Let me share a telephone call I got this week: “Natalie, I am annoyed, constantly interrupted and disrespected by the gal that I am mentoring. She contacts me 10 times a week, does not listen and tells people about the ‘special’ care I have been giving her.”
In order for me to get clear about the situation, I asked her about the history of how she came to be her mentor; the details of the program/defined; frequency of their interactions; the outcomes they agreed to pursue; the duration of the program and what was going to be measured by the mentoring.
Yes, we solved the issues and discussed the next steps that the Mentor needs to take, but most of this could have been solved by an initial discussion about accountability and expectations. Even if you have never been involved in a program before – mentoring or otherwise – setting the expectations and measurements create an understanding that is easy to navigate.
What we all want to eliminate at all costs is AVOIDING a situation because we have not set the parameters first and we are now MAD AS HELL. This does not set up a good climate for communicating…ever.
Also, do understand, mentoring is not coaching. Mentors are valuable when they share:
- Organizational structure and how to be successful within it
- Policies and procedures and why they were developed the way they are
- Introductions to key individuals within the organization or industry to help with career advice and knowledge
- Periodic meetings to discuss success and challenges
- Case examples of how they created success and what challenges they would have handled differently
A coach is there for support, frequent discussions, direction, and dissecting behavior/leadership/
The issue is: when you allow an individual to “run” your time without an agreement of what that means, you can create resentment easily.
Here is how she solved the mentoring “interrupt” issue for herself:
- Had a conversation about expectations, what is working and what is not working
- Decided the outcomes desired from the mentoring relationship and what will be measured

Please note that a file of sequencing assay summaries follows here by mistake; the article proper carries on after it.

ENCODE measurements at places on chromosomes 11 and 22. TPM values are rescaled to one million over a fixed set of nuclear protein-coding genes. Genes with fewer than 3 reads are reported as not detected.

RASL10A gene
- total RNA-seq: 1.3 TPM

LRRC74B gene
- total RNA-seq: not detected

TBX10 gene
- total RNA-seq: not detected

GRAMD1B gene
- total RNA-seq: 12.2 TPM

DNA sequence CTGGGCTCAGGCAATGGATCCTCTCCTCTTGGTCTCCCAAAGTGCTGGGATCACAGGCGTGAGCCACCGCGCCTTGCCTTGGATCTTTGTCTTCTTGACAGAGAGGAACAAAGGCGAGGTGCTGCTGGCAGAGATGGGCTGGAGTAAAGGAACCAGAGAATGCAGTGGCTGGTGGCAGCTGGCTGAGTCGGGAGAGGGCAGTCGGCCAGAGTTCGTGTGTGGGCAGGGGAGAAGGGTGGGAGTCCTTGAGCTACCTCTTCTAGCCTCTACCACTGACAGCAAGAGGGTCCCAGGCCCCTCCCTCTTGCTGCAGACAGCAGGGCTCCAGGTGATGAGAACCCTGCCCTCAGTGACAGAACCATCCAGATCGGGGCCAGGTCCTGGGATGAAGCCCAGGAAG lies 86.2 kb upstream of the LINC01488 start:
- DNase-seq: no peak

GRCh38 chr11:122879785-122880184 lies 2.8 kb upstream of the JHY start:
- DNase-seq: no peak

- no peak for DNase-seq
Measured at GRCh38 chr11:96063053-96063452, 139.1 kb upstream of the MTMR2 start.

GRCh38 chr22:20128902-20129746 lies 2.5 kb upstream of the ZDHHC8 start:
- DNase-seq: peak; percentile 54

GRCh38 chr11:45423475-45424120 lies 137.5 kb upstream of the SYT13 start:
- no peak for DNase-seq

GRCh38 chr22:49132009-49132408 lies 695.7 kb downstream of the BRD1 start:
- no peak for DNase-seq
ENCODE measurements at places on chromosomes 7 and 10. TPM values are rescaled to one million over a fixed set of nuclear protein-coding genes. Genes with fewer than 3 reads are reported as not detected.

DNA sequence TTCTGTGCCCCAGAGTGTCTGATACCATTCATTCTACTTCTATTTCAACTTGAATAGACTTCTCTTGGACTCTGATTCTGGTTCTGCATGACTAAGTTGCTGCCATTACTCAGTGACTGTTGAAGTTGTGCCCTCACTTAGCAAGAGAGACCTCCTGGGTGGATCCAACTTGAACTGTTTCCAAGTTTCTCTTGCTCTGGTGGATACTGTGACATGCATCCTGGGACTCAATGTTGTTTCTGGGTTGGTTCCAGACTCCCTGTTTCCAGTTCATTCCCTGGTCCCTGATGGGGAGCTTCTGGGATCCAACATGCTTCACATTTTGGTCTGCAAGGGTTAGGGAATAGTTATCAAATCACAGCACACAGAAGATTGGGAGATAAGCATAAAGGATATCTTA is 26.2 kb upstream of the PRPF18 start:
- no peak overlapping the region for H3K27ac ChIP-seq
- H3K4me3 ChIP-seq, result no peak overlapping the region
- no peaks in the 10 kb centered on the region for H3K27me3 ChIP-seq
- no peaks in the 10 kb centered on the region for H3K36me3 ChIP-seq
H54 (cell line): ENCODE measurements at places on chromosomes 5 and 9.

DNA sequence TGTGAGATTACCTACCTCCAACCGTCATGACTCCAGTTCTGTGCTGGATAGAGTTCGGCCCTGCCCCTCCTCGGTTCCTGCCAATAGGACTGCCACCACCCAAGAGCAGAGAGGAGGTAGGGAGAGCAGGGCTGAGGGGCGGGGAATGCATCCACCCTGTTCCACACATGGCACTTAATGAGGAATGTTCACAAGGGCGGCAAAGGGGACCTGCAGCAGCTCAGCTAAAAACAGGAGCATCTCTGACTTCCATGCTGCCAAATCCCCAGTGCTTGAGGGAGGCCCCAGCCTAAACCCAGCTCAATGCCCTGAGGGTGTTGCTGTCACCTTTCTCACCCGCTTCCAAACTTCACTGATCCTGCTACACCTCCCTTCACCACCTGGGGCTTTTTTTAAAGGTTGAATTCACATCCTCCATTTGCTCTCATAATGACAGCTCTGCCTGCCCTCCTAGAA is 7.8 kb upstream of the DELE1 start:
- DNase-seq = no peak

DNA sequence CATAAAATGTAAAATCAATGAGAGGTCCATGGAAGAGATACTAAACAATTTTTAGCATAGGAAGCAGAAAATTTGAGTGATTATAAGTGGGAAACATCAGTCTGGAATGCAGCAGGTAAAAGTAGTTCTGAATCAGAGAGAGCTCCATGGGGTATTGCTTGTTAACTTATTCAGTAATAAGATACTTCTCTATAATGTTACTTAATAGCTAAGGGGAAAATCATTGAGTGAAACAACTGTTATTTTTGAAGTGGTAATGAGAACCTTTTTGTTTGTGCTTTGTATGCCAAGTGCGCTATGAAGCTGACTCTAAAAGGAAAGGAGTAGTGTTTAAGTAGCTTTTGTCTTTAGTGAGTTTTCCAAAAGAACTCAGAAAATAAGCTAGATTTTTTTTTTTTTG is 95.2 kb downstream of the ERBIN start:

- Frequency of interactions and what they will consist of: texting; phone calls; reports; email; in person meetings; Zoom/Skype etc.
- How long the mentoring would last – 6 weeks, 6 months, 1 year – would there be a final reporting
We all have people that when we look at caller ID we groan. They talk too much and too long. They don’t respect our time or time of day. They do not stay on topic or listen. Unless you share with those people what works for you, you will resent them. Once we feel resentment, it is hard to get back to the place where you can create outcomes that will work for the both of you. Easy and clear communication does not work well when filled with resentment and judgment.
Follow Up – I am pleased to say that Mentor and Mentee had a good “revisiting” conversation of what would work for the both of them and what would be important to the Mentoring commitment. Both learned very good lessons about taking care of the initial commitments and accountability.
Allow yourself the space and time to set up the accountable standards that will work best for you. Then you can offer your remarkable skills and time to those who will learn from them and value them.
To Your Success,
On A Personal Note:
I wanted to share this picture with you as evidence of exactly why I moved from New England to Tennessee. I harvested these peppers October 17th from my backyard garden. Yummy goodness. Thank you TN weather.